Create Custom UF2 File for Easy CircuitPython Flashing

By Jeremy S. Cook

Freelance Tech Journalist / Technical Writer, Engineering Consultant

Jeremy Cook Consulting

June 23, 2023


Image Credit: Jeremy Cook

CircuitPython is a programming language used on a wide variety of dev boards and microcontrollers. This includes the Raspberry Pi Pico, which I use extensively for demos in the Developing with Pi webinar series. While the RP2040-based Pico can be used with Arduino C and the Arduino IDE, what is interesting about CircuitPython in this context isn’t the language itself so much as the programming process.

Arduino C is a compiled language, meaning that the compiler on your computer takes your instructions and turns them into a format that the microcontroller/dev board can use. CircuitPython is an interpreted language, meaning the processor running things takes your written code and translates it line-by-line into usable information with no upfront compiling process. Partially as a consequence of this paradigm, you can open code on a CircuitPython board with a run-of-the-mill text editor, save it, and it will simply start running the new code.

An important caveat of doing things this way is that a CircuitPython board must first be set up to run such code by copying the appropriate UF2 file onto it. This UF2 file (i.e. USB Flashing Format) will typically configure IO pins for a given dev board, so a UF2 created for one device likely won’t work for another (e.g a Raspberry Pi Pico UF2, most likely won’t work with an Adafruit KB2040 Kee Boar). If you need to access external libraries and/or supporting files, such as images or sounds, they must be loaded separately.

This works quite well for prototyping, but quickly becomes cumbersome if you need to make multiples of widget X. Fortunately, you can make a custom UF2 file for your board, and its current configuration can be copy/pasted into your dev board in one step. Compiled would be the wrong term here, though perhaps “bundled” would be appropriate.

Custom UF2 Setup

To make a custom UF2, install the software tool picotool. The setup process will vary depending on your computer, and what’s outlined below is based on a macOs installation. I used previously-installed package manager Homebrew to add picotool to my computer by following these instructions, which worked flawlessly.

Set up your dev board exactly as you would like it to be duplicated, including any libraries and/or additional files. Restart your RP2040 in BOOTSEL mode; for the Pico, hold down its button while plugging it in. Enter the following on your command line:

picotool save --all full_duplicated_board.uf2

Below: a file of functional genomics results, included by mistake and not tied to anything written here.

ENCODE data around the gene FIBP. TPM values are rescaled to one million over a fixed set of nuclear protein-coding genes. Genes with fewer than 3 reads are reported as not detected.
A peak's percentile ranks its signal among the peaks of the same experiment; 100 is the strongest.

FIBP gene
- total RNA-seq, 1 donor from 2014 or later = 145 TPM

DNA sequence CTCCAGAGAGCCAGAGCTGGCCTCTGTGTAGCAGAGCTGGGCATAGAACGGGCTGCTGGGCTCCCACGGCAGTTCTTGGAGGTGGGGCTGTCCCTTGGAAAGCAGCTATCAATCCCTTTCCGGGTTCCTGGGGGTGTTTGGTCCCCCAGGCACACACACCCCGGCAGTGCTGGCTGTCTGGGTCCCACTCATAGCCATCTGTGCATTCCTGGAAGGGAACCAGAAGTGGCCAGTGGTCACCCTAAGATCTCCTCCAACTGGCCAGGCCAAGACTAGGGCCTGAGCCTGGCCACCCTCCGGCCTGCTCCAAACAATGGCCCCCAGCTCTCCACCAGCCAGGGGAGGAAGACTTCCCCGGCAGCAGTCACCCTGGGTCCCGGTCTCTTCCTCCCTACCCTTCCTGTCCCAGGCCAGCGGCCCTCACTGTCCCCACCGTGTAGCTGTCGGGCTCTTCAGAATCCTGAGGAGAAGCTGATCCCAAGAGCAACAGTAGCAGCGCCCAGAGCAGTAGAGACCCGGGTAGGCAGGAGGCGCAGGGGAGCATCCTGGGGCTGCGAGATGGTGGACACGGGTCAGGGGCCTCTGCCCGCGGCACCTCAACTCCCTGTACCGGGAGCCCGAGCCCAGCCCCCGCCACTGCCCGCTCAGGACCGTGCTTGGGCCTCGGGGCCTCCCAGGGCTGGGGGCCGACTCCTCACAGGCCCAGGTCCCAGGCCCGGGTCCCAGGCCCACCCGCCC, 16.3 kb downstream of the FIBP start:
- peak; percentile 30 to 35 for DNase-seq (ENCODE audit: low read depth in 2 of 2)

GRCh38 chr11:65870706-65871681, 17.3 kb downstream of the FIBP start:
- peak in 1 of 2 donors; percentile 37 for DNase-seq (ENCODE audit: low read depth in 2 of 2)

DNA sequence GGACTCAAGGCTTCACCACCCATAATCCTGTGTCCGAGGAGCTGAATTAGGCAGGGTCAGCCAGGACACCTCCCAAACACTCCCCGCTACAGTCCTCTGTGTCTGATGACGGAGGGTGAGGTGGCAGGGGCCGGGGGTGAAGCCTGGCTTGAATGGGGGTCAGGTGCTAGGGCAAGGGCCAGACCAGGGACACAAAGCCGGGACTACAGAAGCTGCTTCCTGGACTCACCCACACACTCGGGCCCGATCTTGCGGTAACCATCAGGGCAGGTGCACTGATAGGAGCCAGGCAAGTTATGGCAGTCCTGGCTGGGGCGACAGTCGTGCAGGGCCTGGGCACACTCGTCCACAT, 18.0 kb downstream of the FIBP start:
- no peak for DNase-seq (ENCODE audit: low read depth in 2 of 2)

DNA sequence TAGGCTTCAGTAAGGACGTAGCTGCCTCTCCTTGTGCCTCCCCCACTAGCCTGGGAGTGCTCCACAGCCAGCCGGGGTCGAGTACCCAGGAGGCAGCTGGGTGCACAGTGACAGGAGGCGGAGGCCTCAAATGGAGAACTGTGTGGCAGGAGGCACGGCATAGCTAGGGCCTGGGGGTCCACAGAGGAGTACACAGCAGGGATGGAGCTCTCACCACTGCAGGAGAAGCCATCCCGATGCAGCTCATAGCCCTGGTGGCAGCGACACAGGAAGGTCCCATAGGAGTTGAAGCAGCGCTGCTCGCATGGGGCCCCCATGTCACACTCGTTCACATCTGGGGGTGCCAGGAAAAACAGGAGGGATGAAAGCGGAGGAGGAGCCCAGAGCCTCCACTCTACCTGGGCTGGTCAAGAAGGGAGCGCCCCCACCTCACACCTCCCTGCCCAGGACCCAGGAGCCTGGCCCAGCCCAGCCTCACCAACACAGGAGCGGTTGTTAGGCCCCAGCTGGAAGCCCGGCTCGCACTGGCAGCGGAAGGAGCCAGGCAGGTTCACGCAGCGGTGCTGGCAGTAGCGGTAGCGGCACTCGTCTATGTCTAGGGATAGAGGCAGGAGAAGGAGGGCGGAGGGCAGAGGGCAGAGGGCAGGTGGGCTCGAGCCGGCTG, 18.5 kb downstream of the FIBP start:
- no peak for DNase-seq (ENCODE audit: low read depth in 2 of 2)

This will save your board as a UF2 file in your home directory as “full_duplicated_board.uf2.” This can then be copied onto a new device plugged into your computer. Copy, paste, and wait for the process to complete. Your new board will have all the software properties of the original.

Verification Going Further

Caption: Blink code found on Adafruit
Image Credit: Jeremy Cook


If you are making 100 of widget x, you’ll want some automatic assurance that the copy/paste process has worked correctly. You could pop around in the file system to verify, but a better method may be to have it blink once or more to let you know that it’s been programmed.

To speed things up further, it’s likely possible to flash CircuitPython on a Pico or other RP2040-based board using the SWD pins. However, this Xenon board setup is the only example of CircuitPython SWD-flashing that I’ve seen. Along with showing the process, it also illustrated that CircuitPython and UF2 files aren’t just for the RP2040; the Xenon used the Nordic nRF52840 SOC for processing.

Once the UF2 is flashed, a text editor will nominally work to make code changes to or other files. Supporting files can be dragged on as needed. On the other hand, an IDE like Mu is helpful for code debugging and provides a serial monitor, so you may prefer to use it or other tools. However, if your target end-user is comfortable copying files and/or opening a text editor but would rather not install a new IDE to make a simple change or two, CircuitPython can be a good solution for this scenario.

Custom UF2 flashing dramatically speeds up RP2040 setup time versus performing several individual copy/paste/flash steps. While you might not want to plug and flash a few thousand individual boards, if you need to make a handful of copies, a custom UF2 plug-and-drag process may be the perfect solution.

Jeremy Cook is a freelance tech journalist and engineering consultant with over 10 years of factory automation experience. An avid maker and experimenter, you can follow him on Twitter, or see his electromechanical exploits on the Jeremy S. Cook YouTube Channel!

More from Jeremy

Open Source